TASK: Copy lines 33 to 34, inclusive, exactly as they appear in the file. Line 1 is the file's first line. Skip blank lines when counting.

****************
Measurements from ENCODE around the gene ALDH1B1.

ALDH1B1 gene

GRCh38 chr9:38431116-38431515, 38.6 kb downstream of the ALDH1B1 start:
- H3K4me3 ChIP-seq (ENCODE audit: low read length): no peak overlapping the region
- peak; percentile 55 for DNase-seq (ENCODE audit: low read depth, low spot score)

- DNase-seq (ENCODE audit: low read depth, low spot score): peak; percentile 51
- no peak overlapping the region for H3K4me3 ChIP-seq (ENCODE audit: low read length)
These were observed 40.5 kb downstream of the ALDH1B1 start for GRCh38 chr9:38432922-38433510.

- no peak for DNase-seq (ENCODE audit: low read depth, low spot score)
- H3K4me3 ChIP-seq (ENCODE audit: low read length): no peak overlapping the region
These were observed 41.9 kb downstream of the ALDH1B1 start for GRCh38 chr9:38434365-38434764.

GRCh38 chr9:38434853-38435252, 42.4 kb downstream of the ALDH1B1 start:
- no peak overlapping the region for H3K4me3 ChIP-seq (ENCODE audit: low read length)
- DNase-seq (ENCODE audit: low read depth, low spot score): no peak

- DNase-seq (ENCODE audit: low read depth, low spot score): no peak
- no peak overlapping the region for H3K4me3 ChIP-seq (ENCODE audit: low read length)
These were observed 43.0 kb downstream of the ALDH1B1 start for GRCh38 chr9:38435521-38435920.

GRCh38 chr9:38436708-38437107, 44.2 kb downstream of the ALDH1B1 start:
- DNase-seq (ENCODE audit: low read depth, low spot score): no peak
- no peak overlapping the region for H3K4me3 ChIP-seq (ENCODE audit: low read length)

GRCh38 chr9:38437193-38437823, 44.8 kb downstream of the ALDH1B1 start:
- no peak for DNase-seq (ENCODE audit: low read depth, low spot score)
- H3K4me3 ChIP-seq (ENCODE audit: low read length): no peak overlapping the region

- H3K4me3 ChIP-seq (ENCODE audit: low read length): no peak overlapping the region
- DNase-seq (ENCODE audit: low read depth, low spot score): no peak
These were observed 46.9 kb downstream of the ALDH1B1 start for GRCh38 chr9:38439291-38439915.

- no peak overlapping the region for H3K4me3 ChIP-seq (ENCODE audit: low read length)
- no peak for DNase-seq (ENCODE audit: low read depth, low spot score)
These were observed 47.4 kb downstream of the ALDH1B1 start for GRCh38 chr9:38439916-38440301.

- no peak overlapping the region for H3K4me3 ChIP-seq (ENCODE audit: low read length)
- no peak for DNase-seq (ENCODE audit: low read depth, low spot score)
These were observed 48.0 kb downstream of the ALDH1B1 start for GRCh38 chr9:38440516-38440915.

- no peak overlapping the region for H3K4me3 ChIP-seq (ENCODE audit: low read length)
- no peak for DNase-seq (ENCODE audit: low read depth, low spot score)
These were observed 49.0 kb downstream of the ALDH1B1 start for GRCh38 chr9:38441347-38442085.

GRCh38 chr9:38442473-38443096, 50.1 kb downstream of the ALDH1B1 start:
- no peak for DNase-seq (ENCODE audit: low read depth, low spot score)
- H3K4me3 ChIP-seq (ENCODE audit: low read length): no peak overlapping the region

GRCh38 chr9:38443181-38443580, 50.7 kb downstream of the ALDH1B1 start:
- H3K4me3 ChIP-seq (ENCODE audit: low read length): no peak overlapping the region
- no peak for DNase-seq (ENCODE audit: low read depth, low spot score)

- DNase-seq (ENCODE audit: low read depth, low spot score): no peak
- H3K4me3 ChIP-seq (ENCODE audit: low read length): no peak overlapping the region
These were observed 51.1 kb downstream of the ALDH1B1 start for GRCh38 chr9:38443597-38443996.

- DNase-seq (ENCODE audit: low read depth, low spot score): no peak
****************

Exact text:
- no peak overlapping the region for H3K4me3 ChIP-seq (ENCODE audit: low read length)
- no peak for DNase-seq (ENCODE audit: low read depth, low spot score)